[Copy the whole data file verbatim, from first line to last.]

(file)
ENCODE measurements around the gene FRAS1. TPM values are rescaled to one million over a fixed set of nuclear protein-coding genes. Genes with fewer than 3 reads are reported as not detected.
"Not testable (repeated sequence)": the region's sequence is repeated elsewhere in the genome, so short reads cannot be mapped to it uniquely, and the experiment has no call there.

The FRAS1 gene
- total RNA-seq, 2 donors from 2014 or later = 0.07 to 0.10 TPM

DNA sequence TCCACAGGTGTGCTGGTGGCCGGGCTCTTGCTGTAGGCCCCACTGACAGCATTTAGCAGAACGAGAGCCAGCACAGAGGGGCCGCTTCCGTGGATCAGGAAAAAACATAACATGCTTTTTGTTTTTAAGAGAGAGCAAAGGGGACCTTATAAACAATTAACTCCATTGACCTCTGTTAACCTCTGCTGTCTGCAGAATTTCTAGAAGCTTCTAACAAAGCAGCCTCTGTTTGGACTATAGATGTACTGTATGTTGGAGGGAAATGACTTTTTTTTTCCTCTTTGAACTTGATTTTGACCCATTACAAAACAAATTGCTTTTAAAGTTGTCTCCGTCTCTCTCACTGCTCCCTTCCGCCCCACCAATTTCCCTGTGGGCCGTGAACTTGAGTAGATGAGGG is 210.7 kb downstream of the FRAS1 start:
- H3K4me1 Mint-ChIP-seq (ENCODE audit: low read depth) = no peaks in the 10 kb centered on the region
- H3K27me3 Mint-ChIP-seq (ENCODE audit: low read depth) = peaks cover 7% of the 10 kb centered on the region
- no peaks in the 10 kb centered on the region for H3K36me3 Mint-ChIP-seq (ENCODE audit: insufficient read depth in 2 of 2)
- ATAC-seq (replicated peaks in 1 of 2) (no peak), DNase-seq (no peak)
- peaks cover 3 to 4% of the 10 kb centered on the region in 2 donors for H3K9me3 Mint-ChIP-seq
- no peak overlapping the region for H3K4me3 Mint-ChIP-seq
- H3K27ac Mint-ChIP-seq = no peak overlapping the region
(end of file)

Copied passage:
ENCODE measurements around the gene FRAS1. TPM values are rescaled to one million over a fixed set of nuclear protein-coding genes. Genes with fewer than 3 reads are reported as not detected.
"Not testable (repeated sequence)": the region's sequence is repeated elsewhere in the genome, so short reads cannot be mapped to it uniquely, and the experiment has no call there.

The FRAS1 gene
- total RNA-seq, 2 donors from 2014 or later = 0.07 to 0.10 TPM

DNA sequence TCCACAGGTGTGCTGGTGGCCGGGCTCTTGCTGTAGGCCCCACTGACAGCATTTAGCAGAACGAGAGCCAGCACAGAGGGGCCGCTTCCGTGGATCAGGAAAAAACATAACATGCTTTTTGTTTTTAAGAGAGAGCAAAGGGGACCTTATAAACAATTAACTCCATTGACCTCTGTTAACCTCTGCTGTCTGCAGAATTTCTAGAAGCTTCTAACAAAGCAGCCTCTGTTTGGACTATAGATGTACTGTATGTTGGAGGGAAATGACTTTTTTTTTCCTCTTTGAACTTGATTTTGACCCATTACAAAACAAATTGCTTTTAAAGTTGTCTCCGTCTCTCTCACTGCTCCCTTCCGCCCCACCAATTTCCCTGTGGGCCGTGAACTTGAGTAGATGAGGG is 210.7 kb downstream of the FRAS1 start:
- H3K4me1 Mint-ChIP-seq (ENCODE audit: low read depth) = no peaks in the 10 kb centered on the region
- H3K27me3 Mint-ChIP-seq (ENCODE audit: low read depth) = peaks cover 7% of the 10 kb centered on the region
- no peaks in the 10 kb centered on the region for H3K36me3 Mint-ChIP-seq (ENCODE audit: insufficient read depth in 2 of 2)
- ATAC-seq (replicated peaks in 1 of 2) (no peak), DNase-seq (no peak)
- peaks cover 3 to 4% of the 10 kb centered on the region in 2 donors for H3K9me3 Mint-ChIP-seq
- no peak overlapping the region for H3K4me3 Mint-ChIP-seq
- H3K27ac Mint-ChIP-seq = no peak overlapping the region